LONDON (Bloomberg) -- Oil is trading near $50 again, OPEC seems to be losing its ability to influence prices and a wave of new supply is hitting the market from Texas to Libya. For some, there’s never been a better time to buy.
Despite last week’s selloff, the global oil market is rebalancing rapidly, said Jeffrey Currie, head of commodities research at Goldman Sachs Group. If OPEC extends its cuts into the second half -- as the group has signaled -- demand will significantly exceed production, according to the IEA’s Head of Oil Industry and Markets, Neil Atkinson.
“Do I want to be long oil? The answer is absolutely yes because we are going into a deficit market,” Currie said at the S&P Global Platts Global Crude Summit in London on Wednesday. “With demand continuing to surprise to the upside,” the global supply deficit may be as wide as 2 MMbpd by July, he said.
Brent crude, the international benchmark, fell to a five month low of $46.64/bbl last week amid doubts about the effectiveness of OPEC and Russia’s joint supply curbs. Subsequent signals from Saudi Arabia and Moscow that they could extend cuts into 2018 failed to trigger much of a price recovery. While the resurgence in U.S. shale oil continues to cause doubts about whether the three-year supply glut really is over, banks including Goldman and Citigroup say markets are nevertheless tightening and prices are poised to rise again.
The bulls got some powerful backing on Wednesday from the most keenly watched data on the market -- the U.S. Department of Energy’s weekly report on crude stockpiles. The nation’s inventories fell by 5.2 MMbbl last week, the biggest reduction this year.
WTI rallied 3.2% after the data release on Wednesday and gained another 1.4% to $47.97/bbl in London.
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Headline crude prices for the week beginning 11 March 2019 – Brent: US$66/b; WTI: US$56/b
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In 2017, Norway’s Government Pension Fund Global – also known as the Oil Fund – proposed a complete divestment of oil and gas shares from its massive portfolio. Last week, the Norwegian government partially approved that request, allowing the Fund to exclude 134 upstream companies from the wealth fund. Players like Anadarko Petroleum, Chesapeake Energy, CNOOC, Premier Oil, Soco International and Tullow Oil will now no longer receive any investment from the Fund. That might seem like an inconsequential move, but it isn’t. With over US$1 trillion in assets – the Fund is the largest sovereign wealth fund in the world – it is a major market-shifting move.
Estimates suggest that the government directive will require the Oil Fund to sell some US$7.5 billion in stocks over an undefined period. Shares in the affected companies plunged after the announcement. The reaction is understandable. The Oil Fund holds over 1.3% of all global stocks and shares, including 2.3% of all European stocks. It holds stakes as large as of 2.4% of Royal Dutch Shell and 2.3% of BP, and has long been seen as a major investor and stabilising force in the energy sector.
It is this impression that the Fund is trying to change. Established in 1990 to invest surplus revenues of the booming Norwegian petroleum sector, prudent management has seen its value grow to some US$200,000 per Norwegian citizen today. Its value exceeds all other sovereign wealth funds, including those of China and Singapore. Energy shares – specifically oil and gas firms – have long been a major target for investment due to high returns and bumper dividends. But in 2017, the Fund recommended phasing out oil exploration from its ‘investment universe’. At the time, this was interpreted as yielding to pressure from environmental lobbies, but the Fund has made it clear that the move is for economic reasons.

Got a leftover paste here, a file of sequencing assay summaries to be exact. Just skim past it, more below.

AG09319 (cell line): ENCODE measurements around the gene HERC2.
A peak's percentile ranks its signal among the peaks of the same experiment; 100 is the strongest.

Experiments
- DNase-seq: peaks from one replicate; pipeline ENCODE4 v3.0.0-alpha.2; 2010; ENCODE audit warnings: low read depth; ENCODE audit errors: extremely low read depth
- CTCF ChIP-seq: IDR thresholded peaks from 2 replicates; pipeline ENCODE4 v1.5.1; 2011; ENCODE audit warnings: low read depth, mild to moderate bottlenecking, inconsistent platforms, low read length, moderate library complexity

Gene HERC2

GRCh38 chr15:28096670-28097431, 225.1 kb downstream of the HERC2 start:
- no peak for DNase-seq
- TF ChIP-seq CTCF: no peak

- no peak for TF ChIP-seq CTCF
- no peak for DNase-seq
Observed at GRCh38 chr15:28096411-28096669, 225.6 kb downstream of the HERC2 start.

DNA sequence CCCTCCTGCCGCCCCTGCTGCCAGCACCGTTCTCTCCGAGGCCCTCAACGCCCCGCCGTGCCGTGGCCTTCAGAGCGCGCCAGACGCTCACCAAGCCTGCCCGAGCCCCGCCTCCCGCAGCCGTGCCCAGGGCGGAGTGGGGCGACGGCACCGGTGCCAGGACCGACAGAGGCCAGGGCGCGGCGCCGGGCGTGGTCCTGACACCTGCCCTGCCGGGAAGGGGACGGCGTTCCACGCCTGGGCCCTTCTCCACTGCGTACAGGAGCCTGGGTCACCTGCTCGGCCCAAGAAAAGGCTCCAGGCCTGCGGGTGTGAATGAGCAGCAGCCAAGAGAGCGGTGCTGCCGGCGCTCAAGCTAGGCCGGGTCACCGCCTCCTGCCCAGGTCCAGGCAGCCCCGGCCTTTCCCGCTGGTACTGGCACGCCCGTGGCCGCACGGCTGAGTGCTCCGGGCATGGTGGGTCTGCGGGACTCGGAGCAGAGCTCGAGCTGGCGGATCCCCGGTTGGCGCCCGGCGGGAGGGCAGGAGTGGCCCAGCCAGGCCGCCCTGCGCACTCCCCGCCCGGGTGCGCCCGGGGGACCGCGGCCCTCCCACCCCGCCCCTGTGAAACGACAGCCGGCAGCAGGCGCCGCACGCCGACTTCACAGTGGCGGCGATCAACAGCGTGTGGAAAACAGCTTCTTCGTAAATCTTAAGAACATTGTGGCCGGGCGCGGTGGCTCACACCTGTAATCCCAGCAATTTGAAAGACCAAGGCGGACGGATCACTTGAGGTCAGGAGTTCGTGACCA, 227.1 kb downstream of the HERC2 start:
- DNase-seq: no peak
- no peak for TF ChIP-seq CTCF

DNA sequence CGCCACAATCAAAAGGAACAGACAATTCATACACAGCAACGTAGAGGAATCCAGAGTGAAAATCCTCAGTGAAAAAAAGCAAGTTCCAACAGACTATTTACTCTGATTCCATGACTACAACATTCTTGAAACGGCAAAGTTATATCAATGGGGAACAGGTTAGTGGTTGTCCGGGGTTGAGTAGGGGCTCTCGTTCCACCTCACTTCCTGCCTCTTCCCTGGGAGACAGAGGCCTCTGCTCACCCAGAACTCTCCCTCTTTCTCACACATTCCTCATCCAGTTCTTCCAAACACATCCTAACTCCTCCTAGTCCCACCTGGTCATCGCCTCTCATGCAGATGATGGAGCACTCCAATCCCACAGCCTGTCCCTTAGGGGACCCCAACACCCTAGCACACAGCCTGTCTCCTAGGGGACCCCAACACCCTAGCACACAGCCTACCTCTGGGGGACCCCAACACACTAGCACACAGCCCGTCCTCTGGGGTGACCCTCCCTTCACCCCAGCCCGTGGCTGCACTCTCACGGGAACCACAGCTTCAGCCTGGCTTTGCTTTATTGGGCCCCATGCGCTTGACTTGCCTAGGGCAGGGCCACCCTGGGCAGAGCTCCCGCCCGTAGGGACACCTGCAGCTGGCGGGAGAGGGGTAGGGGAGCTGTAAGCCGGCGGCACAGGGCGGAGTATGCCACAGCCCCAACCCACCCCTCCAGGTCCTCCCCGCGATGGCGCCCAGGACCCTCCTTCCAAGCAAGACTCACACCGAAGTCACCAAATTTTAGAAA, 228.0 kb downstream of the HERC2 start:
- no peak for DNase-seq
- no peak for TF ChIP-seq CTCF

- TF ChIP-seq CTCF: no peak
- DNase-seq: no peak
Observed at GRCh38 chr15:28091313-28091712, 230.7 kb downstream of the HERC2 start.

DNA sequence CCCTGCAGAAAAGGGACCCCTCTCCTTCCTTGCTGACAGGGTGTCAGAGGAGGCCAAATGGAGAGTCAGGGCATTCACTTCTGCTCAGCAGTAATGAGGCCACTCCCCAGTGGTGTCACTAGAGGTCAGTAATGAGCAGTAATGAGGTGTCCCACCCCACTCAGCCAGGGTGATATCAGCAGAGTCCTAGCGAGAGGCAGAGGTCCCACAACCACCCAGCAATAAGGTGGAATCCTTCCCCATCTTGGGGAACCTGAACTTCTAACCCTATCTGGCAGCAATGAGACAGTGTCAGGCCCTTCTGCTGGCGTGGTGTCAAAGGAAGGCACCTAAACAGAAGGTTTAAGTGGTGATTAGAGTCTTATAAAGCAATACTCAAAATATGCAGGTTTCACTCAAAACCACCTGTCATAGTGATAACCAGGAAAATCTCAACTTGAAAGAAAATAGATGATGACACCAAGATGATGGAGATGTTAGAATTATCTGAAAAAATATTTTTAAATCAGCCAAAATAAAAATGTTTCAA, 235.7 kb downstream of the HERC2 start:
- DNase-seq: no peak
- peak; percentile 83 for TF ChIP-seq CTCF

Put simply, the Fund wants to move away from ‘putting all its eggs in one basket’. Income from Norway’s vast upstream industry – it is the largest producing country in Western Europe – funds the country’s welfare state and pays into the Fund. It has ethical standards – avoiding, for example, investment in tobacco firms – but has concluded that devoting a significant amount of its assets to oil and gas savings presents a double risk. During the good times, when crude prices are high and energy stocks booming, it is a boon. But during a downturn or a crash, it is a major risk. With typical Scandinavian restraint and prudence, the Fund has decided that it is best to minimise that risk by pouring its money into areas that run counter-cyclical to the energy industry.
However, the retreat is just partial. Exempt from the divestment will be oil and gas firms with significant renewable energy divisions – which include supermajors like Shell, BP and Total. This is touted as allowing the Fund to ride the crest of the renewable energy wave, but also manages to neatly fit into the image that Norway wants to project: balancing a major industry with being a responsible environmental steward. It’s the same reason why Equinor – in which the Fund holds a 67% stake – changed its name from Statoil, to project a broader spectrum of business away from oil into emerging energies like wind and solar. Because, as the Fund’s objective states, one day the oil will run out. But its value will carry on for future generations.
The Norway Oil Fund in a Nutshell